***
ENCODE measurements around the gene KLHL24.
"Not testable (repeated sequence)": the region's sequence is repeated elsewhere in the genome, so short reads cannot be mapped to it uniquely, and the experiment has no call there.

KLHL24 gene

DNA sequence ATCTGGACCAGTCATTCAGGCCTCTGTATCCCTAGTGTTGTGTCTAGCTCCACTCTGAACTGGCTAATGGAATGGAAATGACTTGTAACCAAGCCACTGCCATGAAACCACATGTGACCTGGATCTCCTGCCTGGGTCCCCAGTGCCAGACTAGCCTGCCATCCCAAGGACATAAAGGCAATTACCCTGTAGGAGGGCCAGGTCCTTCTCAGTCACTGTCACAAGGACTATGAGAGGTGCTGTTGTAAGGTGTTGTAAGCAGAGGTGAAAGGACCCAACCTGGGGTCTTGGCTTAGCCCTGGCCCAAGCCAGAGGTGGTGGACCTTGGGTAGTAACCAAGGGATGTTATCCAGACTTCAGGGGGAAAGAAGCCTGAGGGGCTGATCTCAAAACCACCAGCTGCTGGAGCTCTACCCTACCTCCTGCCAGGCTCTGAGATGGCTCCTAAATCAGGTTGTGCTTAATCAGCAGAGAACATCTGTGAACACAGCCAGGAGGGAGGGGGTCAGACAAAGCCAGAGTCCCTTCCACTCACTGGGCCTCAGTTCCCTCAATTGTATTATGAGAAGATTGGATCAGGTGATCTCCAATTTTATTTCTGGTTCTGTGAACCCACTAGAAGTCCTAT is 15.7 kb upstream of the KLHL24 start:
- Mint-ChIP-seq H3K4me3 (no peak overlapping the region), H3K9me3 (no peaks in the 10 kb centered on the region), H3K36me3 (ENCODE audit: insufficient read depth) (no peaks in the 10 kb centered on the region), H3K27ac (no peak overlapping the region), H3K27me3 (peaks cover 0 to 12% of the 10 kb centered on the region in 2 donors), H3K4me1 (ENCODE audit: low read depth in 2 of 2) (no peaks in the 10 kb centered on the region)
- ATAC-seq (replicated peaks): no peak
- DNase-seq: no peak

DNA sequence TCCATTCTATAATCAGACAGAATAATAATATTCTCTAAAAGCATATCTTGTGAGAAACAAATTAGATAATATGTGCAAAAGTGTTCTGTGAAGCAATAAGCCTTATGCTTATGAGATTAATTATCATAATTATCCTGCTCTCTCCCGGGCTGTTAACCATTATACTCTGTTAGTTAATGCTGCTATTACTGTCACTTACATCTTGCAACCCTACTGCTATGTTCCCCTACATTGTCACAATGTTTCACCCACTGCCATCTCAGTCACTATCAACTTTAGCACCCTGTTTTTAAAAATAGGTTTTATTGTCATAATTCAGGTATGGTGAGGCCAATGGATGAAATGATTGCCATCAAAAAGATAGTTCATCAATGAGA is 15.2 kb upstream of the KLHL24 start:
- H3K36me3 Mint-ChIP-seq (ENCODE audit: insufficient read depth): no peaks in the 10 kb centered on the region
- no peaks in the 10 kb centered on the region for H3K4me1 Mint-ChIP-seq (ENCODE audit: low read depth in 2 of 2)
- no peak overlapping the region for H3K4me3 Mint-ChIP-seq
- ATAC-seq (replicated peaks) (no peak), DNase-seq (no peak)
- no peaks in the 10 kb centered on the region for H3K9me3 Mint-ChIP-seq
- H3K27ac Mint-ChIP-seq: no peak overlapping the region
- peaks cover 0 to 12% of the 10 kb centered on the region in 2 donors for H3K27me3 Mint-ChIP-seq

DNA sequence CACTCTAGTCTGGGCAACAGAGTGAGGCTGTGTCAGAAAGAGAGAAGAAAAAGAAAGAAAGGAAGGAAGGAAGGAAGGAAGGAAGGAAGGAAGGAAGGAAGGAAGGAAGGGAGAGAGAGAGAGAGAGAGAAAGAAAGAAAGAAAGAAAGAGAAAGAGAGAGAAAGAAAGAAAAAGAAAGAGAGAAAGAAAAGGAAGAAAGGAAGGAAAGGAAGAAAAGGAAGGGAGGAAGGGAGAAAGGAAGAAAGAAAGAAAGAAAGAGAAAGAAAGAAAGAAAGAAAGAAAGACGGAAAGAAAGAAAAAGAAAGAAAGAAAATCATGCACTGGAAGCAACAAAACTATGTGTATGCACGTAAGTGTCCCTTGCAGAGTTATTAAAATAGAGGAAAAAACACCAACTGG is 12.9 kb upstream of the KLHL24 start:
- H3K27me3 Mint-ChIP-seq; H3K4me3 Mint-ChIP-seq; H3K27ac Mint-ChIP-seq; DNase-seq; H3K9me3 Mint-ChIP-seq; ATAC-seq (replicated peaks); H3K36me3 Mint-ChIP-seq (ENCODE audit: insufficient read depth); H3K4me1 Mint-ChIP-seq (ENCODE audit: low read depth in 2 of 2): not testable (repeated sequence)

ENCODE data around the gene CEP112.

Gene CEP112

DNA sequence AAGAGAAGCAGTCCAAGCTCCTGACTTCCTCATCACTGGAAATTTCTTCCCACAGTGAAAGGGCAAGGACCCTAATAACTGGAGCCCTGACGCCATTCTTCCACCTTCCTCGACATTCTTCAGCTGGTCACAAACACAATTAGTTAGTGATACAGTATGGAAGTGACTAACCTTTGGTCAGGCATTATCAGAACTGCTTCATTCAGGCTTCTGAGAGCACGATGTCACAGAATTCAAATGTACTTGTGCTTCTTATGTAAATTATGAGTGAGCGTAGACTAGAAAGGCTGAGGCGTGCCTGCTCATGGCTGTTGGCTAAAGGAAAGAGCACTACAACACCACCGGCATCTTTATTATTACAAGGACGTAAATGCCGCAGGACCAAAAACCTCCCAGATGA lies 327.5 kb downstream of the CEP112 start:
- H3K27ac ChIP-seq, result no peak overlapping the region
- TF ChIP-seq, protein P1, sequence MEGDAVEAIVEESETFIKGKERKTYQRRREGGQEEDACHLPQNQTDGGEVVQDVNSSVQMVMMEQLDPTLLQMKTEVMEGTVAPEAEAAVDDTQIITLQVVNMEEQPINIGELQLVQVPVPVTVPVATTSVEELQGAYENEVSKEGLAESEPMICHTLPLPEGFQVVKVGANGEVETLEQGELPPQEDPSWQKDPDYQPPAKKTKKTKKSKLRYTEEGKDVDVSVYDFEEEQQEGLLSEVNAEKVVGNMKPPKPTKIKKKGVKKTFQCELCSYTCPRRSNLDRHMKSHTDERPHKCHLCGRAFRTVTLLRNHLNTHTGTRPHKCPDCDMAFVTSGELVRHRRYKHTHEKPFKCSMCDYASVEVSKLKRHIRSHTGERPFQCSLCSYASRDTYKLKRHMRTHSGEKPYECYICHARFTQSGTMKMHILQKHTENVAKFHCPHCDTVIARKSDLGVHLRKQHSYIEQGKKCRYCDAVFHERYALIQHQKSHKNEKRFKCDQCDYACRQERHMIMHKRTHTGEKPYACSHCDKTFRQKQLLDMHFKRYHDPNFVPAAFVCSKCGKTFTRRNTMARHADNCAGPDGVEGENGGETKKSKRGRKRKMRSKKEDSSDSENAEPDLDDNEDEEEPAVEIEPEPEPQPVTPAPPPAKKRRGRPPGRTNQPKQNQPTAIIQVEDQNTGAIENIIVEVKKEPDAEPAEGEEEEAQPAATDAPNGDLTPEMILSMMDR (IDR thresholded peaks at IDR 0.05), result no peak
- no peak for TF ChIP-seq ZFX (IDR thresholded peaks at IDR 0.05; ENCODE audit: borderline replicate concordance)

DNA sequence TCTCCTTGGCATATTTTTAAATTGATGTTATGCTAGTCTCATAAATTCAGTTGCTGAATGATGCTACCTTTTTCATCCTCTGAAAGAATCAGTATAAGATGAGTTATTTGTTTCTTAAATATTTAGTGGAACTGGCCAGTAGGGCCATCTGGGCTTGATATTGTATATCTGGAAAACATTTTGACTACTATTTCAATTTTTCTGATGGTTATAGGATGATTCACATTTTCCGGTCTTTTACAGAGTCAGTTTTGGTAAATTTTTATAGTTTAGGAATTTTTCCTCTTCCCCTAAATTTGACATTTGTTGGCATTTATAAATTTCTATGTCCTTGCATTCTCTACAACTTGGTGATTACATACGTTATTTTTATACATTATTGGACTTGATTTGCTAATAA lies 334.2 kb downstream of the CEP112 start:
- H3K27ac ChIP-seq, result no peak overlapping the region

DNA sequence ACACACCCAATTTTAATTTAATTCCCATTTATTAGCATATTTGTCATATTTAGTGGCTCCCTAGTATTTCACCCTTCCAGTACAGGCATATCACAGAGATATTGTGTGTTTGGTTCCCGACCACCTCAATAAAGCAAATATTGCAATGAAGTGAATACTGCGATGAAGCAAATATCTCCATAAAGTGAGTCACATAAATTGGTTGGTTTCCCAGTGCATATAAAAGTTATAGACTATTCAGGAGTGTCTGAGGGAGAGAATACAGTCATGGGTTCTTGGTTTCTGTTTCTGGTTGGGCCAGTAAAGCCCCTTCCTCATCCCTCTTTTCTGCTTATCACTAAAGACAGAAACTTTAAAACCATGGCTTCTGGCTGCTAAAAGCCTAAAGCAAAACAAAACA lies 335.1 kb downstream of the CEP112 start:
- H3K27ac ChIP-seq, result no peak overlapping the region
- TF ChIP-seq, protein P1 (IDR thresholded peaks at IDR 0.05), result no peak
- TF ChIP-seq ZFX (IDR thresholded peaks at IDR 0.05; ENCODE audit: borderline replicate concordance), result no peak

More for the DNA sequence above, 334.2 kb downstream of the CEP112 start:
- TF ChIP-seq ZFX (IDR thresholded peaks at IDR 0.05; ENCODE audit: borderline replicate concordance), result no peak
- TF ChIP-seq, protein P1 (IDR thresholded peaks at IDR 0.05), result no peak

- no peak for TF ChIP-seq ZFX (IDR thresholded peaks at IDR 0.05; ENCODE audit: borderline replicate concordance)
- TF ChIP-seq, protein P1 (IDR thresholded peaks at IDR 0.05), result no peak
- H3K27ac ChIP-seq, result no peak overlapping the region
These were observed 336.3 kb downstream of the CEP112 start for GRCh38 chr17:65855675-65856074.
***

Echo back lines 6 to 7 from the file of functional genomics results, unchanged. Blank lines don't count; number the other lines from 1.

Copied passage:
- ATAC-seq (replicated peaks): no peak
- DNase-seq: no peak